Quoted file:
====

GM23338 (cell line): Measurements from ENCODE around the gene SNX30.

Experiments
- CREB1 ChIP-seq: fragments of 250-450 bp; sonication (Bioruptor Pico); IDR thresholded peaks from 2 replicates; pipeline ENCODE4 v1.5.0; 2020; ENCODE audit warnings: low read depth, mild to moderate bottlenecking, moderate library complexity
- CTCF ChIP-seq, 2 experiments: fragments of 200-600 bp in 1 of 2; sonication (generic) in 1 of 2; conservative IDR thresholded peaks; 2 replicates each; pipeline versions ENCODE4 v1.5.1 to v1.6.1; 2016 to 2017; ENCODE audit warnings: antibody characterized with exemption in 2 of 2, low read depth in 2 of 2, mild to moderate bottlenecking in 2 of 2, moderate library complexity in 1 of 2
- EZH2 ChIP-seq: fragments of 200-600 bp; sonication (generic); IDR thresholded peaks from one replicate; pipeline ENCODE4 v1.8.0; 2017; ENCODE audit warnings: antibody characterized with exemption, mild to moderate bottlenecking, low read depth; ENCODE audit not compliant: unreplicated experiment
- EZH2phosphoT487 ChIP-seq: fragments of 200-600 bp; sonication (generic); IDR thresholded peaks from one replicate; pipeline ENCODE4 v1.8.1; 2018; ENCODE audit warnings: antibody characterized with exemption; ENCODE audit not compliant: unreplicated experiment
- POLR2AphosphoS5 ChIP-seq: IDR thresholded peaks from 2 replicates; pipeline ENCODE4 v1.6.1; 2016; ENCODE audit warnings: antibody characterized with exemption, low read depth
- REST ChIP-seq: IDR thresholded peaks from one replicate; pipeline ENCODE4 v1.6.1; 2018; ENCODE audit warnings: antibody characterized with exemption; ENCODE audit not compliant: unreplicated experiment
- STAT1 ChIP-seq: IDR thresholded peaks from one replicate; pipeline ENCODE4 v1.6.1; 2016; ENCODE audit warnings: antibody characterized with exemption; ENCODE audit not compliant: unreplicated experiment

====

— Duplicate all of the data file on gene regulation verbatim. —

GM23338 (cell line): Measurements from ENCODE around the gene SNX30.

Experiments
- CREB1 ChIP-seq: fragments of 250-450 bp; sonication (Bioruptor Pico); IDR thresholded peaks from 2 replicates; pipeline ENCODE4 v1.5.0; 2020; ENCODE audit warnings: low read depth, mild to moderate bottlenecking, moderate library complexity
- CTCF ChIP-seq, 2 experiments: fragments of 200-600 bp in 1 of 2; sonication (generic) in 1 of 2; conservative IDR thresholded peaks; 2 replicates each; pipeline versions ENCODE4 v1.5.1 to v1.6.1; 2016 to 2017; ENCODE audit warnings: antibody characterized with exemption in 2 of 2, low read depth in 2 of 2, mild to moderate bottlenecking in 2 of 2, moderate library complexity in 1 of 2
- EZH2 ChIP-seq: fragments of 200-600 bp; sonication (generic); IDR thresholded peaks from one replicate; pipeline ENCODE4 v1.8.0; 2017; ENCODE audit warnings: antibody characterized with exemption, mild to moderate bottlenecking, low read depth; ENCODE audit not compliant: unreplicated experiment
- EZH2phosphoT487 ChIP-seq: fragments of 200-600 bp; sonication (generic); IDR thresholded peaks from one replicate; pipeline ENCODE4 v1.8.1; 2018; ENCODE audit warnings: antibody characterized with exemption; ENCODE audit not compliant: unreplicated experiment
- POLR2AphosphoS5 ChIP-seq: IDR thresholded peaks from 2 replicates; pipeline ENCODE4 v1.6.1; 2016; ENCODE audit warnings: antibody characterized with exemption, low read depth
- REST ChIP-seq: IDR thresholded peaks from one replicate; pipeline ENCODE4 v1.6.1; 2018; ENCODE audit warnings: antibody characterized with exemption; ENCODE audit not compliant: unreplicated experiment
- STAT1 ChIP-seq: IDR thresholded peaks from one replicate; pipeline ENCODE4 v1.6.1; 2016; ENCODE audit warnings: antibody characterized with exemption; ENCODE audit not compliant: unreplicated experiment